Fifa bans four Caribbean officials after cash-for-votes inquiry
Four Caribbean football officials have been banned by Fifa for their part in a cash-for-votes scandal in the run-up to the governing body's presidential election this year.
The longest ban was the 18 months handed to Franka Pickering, president of the British Virgin Islands FA.
Jamaica's Horace Burrell was banned for six months, three of them suspended.
Osiris Guzman of Dominican Republic and Ian Hypolite from St Vincent and the Grenadines were given 30-day bans.
Fifteen days of Guzman and Hypolite's bans were suspended.
Two other officials were reprimanded and fined by Fifa's ethics committee, one was reprimanded and another five were given warnings.
The suspension of acting CFU president Burrell means he will have to withdraw his candidacy for the CFU presidency.
The election will be held in Jamaica next month and will now see fellow Jamaican Ralph Anthony James going up against Harold Taylor of Trinidad & Tobago.
The cases relate to a meeting in Trinidad in May at which it was alleged that Fifa presidential candidate Mohamed Bin Hammam handed out bribes to Caribbean members of Concacaf.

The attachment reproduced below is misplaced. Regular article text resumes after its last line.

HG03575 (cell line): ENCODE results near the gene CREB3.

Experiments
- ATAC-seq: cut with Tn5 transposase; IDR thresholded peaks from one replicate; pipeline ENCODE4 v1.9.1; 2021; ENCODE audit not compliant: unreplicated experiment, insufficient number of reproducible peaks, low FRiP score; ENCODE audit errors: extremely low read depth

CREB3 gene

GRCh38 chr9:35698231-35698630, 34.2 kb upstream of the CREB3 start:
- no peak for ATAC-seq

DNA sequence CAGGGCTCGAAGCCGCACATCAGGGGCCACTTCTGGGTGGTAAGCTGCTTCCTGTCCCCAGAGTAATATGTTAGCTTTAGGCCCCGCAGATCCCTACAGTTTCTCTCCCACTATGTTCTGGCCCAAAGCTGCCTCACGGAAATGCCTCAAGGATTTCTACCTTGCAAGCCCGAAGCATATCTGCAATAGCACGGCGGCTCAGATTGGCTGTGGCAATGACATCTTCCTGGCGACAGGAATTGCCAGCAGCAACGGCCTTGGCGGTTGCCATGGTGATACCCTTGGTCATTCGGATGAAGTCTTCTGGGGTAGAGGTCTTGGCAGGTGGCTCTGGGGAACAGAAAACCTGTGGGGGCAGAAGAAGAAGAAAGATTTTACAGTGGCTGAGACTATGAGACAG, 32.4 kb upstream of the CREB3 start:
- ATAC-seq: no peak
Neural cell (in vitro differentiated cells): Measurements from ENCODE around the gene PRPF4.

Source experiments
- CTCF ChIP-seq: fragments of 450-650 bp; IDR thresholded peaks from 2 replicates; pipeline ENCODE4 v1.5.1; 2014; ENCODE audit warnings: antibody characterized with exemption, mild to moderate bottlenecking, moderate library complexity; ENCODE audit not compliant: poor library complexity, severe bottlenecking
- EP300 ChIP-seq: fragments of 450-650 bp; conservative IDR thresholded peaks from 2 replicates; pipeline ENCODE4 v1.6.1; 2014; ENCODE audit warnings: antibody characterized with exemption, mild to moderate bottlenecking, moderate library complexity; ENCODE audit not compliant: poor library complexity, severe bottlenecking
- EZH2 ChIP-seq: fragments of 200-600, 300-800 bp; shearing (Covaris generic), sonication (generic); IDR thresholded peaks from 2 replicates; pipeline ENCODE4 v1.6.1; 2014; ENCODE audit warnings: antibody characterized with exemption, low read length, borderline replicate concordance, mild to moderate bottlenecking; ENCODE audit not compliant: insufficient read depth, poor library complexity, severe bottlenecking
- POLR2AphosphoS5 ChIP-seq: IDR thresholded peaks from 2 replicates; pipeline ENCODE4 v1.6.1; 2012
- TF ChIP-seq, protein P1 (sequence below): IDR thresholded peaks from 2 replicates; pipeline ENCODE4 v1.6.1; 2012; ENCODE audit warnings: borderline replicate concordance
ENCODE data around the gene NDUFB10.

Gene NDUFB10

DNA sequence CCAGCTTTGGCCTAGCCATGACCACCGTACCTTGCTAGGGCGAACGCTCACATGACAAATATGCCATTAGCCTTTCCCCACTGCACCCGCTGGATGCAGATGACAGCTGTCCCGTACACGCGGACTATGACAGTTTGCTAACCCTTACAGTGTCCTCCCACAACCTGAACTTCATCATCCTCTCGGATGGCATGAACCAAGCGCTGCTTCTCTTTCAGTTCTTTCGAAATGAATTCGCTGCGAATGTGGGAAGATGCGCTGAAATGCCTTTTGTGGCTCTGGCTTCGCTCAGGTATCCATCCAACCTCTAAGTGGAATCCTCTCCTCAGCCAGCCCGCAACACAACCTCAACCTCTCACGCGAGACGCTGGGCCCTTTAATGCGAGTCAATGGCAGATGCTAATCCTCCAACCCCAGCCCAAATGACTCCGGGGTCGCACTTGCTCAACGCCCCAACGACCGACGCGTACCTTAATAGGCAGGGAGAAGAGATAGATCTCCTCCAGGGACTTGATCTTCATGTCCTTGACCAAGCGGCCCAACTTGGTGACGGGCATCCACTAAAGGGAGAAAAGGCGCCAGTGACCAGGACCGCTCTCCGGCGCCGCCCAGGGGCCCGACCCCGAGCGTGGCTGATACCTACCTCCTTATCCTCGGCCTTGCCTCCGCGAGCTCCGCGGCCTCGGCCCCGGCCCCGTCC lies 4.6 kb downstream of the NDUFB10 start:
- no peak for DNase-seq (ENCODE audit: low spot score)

The ethics committee ruled in July that Bin Hammam had made or offered cash gifts of £25,000 to each of the 25 Caribbean Football Union association chiefs at the meeting in Port of Spain on 10 and 11 May.
The committee watched a video of former Fifa vice-president and CFU president Jack Warner apparently urging the officials to accept the cash gifts.
Warner was also charged with bribery along with Bin Hammam, the Asian confederation president who had been challenging Sepp Blatter for the Fifa presidency, but the investigation was dropped after he resigned from football activities in June.
Pickering and Burrell were among the officials who insisted they had no knowledge of any cash gifts being offered or received at the Trinidad meeting.
Aubrey Liburd of British Virgin Islands FA and Hillaren Frederick, president of the US Virgin Islands FA, were reprimanded and fined £210 each while Anthony Johnson, president of the St Kitts and Nevis FA, was reprimanded.
David Hinds and Mark Bob Forde (both Barbados), Richard Groden (Trinidad & Tobago), Yves Jean-Bart (president of the Haiti FA) and Horace Reid (Jamaica) were warned.
Felix Ledesma (Dominican Republic) was considered not to have committed any violation.
The cases of David Frederick (Cayman Islands) and Joseph Delves (president of the St. Vincent and Grenadines FA) were closed since they are no longer football officials.
"Should they return to football official positions, their cases would be examined again by the ethics committee," Fifa said.
Last month, Fifa handed a 26-month ban to Colin Klass, president of the Guyana FA, for his involvement in the Caribbean Football Union meeting in May.
The decisions came one week before a Fifa executive committee meeting where Blatter is expected to give a progress report on the fight against corruption.